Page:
vitamins, alternative medicine, antioxidants

Vitamin Stuff Blog

A Health, Nutrition, and Alternative Medicine Blog

Wednesday, November 5, 2008

The Antioxidant Properties of Grape Seed

Grape seed offers numerous benefits to the body. It contains flavonoids and offers more antioxidant protection that vitamin C – fifty times more! It is also wonderful for preventing and correcting damage to the capillaries and improving circulation. Grape seed is an anti-inflammatory, offers pain relief and gives the body protection against free radicals.

Grape seed can be found as an extract and can also be applied topically; it is found in many cosmetic creams and lotions to help smooth out wrinkles and improve skin texture and tone. It can be found in most pharmacies and health food stores. If you want to get grape seed in its natural form, just choose to eat the dark skinned grapes (with seeds) for natural grape seed antioxidants.

Grape Seed Extract

Labels: , , , , ,

Return to VitaminStuff Homepage:


Tuesday, November 4, 2008

Bilberry: A Less Popular Healing Fruit

Bilberry might not be as popular as its relatives – cranberry and blueberry – but that doesn’t make it less of a healing fruit. Bilberries can be eaten fresh or dried, or found in capsules and tinctures. Full of anthocyanins and flavonoids, Bilberry offers the body antioxidants and can act as a powerful anti-inflammatory. It is also thought to have value as an antiseptic.

Although the fruit is most known for treating issues of the eyes, such as cataracts, diabetic retinopathy, macular degeneration and even night vision, it is also used to ease gastrointestinal discomfort, strengthening artery walls and promoting good circulation. It is used for hardening of the arteries, diarrhea, painful menstruation, mucous membrane inflammation, peptic ulcers, mouth sores, varicose veins and more.


Labels: , , , , , , , , , , ,

Return to VitaminStuff Homepage:


Sunday, October 19, 2008

Isoflavone Supplementation for Stroke

A new study in Hong Kong, recently published online at the European Heart Journal, investigated the effects of isoflavone supplements on the main artery in the arm, the brachial artery.

The study involved 102 patients. Fifty-two of the patients were placed on placebos, and fifty patients were placed on 80 milligrams of isoflavone supplement per day. The study lasted for twelve weeks and is the first of its kind. There have been no other studies examining the effects of isoflavone and the brachial artery.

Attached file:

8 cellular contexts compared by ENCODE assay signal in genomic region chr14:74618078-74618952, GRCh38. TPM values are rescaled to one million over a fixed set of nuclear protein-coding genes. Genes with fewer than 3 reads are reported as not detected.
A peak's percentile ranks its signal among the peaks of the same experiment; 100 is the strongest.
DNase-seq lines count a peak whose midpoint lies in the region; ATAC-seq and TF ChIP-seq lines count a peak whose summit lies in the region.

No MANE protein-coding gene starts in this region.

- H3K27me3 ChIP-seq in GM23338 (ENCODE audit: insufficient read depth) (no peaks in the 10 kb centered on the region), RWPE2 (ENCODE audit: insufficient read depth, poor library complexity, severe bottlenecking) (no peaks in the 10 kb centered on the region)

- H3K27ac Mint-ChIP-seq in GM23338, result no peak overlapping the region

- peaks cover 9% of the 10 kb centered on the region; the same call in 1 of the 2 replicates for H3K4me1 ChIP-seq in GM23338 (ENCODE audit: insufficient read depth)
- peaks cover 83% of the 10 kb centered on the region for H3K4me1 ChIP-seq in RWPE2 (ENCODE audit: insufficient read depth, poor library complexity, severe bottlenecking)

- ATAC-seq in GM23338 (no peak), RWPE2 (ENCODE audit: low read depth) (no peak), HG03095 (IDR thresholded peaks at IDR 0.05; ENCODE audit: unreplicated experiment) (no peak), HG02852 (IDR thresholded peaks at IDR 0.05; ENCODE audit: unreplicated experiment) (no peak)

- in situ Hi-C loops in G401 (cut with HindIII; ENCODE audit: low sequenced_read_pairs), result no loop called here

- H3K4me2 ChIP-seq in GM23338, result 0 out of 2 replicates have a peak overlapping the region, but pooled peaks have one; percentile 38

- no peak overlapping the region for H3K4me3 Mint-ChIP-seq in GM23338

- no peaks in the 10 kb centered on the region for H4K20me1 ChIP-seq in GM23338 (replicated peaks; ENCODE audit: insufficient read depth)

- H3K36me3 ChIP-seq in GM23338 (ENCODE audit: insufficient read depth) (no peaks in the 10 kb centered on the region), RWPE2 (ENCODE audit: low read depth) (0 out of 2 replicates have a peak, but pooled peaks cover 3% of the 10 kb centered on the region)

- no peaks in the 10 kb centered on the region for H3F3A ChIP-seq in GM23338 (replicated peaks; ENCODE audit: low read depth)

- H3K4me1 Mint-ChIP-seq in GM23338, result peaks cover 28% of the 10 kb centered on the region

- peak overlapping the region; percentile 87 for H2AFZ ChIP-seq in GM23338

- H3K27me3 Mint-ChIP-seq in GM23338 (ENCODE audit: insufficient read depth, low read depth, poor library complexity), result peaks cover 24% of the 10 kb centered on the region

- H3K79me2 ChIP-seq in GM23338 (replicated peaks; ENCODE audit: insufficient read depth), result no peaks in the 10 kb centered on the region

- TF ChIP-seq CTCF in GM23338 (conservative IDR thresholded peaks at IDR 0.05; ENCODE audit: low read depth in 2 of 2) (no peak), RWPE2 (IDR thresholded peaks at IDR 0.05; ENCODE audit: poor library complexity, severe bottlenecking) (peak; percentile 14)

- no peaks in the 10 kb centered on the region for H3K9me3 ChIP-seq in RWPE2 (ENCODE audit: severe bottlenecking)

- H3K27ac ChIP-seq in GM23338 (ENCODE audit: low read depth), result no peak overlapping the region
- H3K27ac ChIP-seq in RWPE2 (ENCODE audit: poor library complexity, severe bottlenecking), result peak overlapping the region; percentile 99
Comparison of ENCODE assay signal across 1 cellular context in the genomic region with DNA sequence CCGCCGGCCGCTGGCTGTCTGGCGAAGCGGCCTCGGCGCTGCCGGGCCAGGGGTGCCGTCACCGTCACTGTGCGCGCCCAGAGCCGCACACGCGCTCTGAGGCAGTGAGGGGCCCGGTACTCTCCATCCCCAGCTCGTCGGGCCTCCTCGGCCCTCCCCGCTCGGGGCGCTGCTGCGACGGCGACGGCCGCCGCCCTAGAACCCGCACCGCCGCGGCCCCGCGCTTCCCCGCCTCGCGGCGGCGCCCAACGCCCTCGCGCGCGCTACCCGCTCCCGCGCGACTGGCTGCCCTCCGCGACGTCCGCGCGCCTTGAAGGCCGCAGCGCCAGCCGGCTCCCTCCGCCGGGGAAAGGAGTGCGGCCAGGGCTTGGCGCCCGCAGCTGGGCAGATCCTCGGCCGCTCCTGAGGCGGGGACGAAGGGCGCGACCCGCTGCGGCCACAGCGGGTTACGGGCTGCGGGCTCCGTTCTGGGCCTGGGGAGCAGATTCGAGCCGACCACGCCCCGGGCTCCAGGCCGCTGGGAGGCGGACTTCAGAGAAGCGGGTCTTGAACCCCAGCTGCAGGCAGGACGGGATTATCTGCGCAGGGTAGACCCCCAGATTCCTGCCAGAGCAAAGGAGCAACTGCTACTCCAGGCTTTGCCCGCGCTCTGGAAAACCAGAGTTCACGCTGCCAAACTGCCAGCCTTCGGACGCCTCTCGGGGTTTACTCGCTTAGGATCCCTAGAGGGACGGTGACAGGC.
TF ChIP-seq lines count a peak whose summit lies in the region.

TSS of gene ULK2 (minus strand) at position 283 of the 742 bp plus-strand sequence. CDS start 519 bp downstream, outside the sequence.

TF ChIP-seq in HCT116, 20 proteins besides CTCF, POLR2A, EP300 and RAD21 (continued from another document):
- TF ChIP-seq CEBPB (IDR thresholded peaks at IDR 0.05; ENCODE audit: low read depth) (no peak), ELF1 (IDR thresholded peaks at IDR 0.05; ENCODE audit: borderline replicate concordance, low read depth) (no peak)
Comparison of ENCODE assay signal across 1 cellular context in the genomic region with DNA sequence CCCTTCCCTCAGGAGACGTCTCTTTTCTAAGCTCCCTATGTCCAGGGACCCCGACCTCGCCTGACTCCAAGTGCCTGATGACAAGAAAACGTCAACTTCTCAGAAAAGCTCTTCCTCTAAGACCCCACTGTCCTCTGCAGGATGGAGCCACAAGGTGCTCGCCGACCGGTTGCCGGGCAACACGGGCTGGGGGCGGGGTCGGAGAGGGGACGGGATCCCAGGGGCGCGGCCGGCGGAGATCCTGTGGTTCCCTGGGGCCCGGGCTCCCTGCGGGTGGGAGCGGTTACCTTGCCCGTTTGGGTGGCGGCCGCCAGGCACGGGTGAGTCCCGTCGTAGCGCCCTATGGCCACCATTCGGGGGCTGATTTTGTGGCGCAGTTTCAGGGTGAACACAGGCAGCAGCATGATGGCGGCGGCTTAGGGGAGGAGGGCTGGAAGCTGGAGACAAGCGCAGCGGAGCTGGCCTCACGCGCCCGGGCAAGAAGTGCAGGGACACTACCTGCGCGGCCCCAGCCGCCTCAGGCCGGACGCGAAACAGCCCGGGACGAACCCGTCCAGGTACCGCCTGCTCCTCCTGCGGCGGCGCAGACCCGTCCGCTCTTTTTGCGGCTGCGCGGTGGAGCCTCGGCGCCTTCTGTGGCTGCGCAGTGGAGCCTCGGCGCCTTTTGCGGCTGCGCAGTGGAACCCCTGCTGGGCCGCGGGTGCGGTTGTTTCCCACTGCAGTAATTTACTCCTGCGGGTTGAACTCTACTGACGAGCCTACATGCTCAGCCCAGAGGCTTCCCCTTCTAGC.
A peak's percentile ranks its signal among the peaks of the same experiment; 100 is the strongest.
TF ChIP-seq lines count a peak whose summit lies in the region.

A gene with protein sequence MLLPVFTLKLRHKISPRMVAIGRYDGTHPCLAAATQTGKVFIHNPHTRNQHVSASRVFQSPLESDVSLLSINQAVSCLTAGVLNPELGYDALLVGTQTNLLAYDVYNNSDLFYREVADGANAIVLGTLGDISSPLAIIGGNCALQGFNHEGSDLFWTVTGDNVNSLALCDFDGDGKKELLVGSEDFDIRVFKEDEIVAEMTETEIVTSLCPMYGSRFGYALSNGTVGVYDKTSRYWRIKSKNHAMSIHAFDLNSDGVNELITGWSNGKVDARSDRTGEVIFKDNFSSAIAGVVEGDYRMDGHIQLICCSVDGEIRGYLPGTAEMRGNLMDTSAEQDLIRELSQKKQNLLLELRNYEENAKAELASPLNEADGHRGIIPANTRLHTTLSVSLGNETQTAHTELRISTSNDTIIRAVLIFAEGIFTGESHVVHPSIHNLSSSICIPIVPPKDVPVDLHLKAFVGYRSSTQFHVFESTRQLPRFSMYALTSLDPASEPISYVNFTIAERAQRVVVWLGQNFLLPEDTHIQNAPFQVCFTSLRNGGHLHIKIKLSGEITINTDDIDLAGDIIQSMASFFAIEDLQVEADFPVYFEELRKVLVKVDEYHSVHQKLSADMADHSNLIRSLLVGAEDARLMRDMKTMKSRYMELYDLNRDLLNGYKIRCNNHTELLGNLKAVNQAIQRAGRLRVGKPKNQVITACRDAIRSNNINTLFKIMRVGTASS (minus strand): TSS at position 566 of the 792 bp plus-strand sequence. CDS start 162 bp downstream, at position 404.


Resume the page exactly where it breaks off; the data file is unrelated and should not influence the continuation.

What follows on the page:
What is isoflavone? Isoflavone includes a class of organic compounds related to flavonoids. Isoflavone is found primarily in the mean family and is naturally-occurring in foods such as legumes, soy, clovers and chickpeas. Some foods with isoflavones are thought to protect against certain types of cancers.

Nearly 80 percent of the patients in the Hong Kong study had an impaired blood flow when they began the study. The researchers used ultrasound to measure the blood flow of the brachial arteries in all patients one minute after removing a tourniquet from their arms. What they found was that the patients who took the isoflavone supplements had an increased blood flow in the brachial artery. This is great news for ischaemic stroke studies, since ischemic stroke is caused by obstructions in the artery, such as blood clots.

The study lasted for twelve weeks and showed a significant improvement for the patients taking isoflavone supplements, as opposed to those taking placebos.

Though this new study has some researchers excited about the possibilities of using isoflavone supplements in addition to conventional medicine to help stroke patients, it is too early to make recommendations. The side effects of long term isoflavone supplemental use, as well as the long-term benefits, are yet unknown.

However, doctors can recommend that their patients eat a diet high in isoflavones in hopes that it will be helpful for their cardiovascular health. The foods containing isoflavones are also known for their vitamins, fiber and polyunsaturated fats, so there is no risk in recommending them.

Labels: , , , , , , , , ,

Return to VitaminStuff Homepage:


The Vitamin Stuff Health Nutrition Dictionary

Disclaimer: The information provided here is for informational purposes and is not medical advice. Individuals wishing to use supplements or alternative medicine therapies should consult with their doctor beforehand.

Copyright © 2005